Written by Matthias Meindl

FFC: Clothes for a Demonstration
One of the pieces from the series Clothes for a demonstration against the false elections of Vladimir Putin, 2011-2015 by Petersburg- and Amsterdam-based artist Natalia Pershina-Yakimanskaia (better known as "Gluklya" from Factory of Found Clothes) is a brown coarse woolen dress with a cheap jacket in a lighter brown over it. A large horn, like the one of a rhino, has broken through the dresses fabric and through the zipper of the jacket. The effect is disturbing; this of course is not a whim of fashion, but a vagary of nature. The mutation is also not one of the body but seems to concern the clothes themselves. These man-made objects seemingly become objects of nature. This even more so as these coarse, cheap clothes can most likely be attributed to a certain sociological type, a female pensioner, whose habitual resentfulness against Post-Soviet times and anger about her plight seem to have materialized in this horn.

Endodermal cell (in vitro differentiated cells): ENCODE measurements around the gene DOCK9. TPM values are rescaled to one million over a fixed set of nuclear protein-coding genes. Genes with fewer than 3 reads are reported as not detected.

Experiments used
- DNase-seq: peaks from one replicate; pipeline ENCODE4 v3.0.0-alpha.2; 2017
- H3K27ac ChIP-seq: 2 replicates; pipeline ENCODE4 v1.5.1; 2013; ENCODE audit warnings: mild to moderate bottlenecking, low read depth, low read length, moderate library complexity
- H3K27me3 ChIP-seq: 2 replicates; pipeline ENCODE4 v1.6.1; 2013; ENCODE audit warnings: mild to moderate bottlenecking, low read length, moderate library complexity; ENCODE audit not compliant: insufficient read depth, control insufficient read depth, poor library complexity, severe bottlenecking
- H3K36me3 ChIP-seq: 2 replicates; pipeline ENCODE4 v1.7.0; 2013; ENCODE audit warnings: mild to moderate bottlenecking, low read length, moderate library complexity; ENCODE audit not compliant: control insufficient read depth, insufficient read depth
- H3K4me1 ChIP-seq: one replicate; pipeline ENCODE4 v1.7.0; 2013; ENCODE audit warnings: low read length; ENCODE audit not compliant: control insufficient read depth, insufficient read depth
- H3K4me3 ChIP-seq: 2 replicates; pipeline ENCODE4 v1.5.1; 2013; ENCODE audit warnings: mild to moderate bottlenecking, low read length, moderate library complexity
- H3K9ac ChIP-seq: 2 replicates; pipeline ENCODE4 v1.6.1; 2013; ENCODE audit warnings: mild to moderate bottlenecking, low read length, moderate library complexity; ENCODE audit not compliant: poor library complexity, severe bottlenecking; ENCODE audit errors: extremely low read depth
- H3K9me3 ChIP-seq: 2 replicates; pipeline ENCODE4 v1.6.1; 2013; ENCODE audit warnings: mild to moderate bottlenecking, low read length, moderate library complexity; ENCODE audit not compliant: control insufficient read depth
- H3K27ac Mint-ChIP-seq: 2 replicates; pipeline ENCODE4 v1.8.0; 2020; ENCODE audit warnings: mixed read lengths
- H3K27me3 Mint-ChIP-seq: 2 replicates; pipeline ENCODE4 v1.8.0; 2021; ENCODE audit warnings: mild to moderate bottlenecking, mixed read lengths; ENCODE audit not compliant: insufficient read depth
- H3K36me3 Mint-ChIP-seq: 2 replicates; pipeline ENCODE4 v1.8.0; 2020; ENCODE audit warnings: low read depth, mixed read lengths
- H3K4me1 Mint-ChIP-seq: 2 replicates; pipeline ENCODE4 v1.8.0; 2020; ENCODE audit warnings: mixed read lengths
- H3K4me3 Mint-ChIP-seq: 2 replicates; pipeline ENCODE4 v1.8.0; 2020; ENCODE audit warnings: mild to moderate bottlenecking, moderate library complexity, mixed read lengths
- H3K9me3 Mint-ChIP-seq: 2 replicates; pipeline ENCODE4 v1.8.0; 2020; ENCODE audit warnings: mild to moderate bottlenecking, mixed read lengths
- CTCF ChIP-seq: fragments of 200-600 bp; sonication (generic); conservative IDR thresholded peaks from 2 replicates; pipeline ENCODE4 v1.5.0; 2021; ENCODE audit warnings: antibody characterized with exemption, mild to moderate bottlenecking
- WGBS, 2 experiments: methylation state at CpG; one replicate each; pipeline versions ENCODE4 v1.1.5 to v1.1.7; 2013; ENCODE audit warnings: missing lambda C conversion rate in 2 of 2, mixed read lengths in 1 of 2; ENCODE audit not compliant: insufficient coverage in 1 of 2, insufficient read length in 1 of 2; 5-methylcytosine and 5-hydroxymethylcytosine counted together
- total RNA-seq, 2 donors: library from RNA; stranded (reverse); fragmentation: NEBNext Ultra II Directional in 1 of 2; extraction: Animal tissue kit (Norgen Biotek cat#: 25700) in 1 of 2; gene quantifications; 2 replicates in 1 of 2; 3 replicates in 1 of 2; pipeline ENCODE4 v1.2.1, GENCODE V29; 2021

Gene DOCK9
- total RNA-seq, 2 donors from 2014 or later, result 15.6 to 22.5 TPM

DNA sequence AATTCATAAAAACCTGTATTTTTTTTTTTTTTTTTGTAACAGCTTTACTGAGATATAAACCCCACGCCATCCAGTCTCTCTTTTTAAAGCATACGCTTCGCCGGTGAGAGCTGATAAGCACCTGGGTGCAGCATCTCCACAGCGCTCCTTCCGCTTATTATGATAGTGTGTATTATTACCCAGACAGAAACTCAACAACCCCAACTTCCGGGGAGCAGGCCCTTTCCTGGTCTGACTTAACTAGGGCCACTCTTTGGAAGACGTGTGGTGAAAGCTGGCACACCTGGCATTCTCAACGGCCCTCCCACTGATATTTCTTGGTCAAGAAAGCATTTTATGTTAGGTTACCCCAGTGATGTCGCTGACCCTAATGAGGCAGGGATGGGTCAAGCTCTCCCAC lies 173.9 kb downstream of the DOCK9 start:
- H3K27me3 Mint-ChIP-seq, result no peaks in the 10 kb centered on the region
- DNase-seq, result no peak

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Heroism Rises in a Warehouse

Written by Corina L. Apostol

"Veten," (Homeland) Zamir Suleymanov's open-ended film shown in a loop is the starting point of the current exhibition, "Heroism Rises in a Warehouse," at Salonul de Proiecte in Bucharest. The film explores the habitual movements and interactions between a group of young boys in a former Soviet era cinema in Baku, which now functions as a games centre, cafe, perfume shop and pet shop all at once. Blurring reality with cinematic fantasy, the film constructs a dynamic portrait of its main characters, while navigating the interior environment where they seem to spend most of their time - indeed the film give the impression that the young men never leave the cinema. Suggested by the title of the film, which is also the name of the former cinema - "Homeland" - playing on the idea of home, as both a private environment, as well as a public, official defined territory, the film presents life on the periphery of consumer culture, of friendship and of reality itself. The last frames of the film show a boy falling asleep on a bench, intensifying the dream-like quality of the work, suggesting that the viewer has been immersed not only in the architectural space where the young men spend their daily lives, but also the constructed space of their fantasies.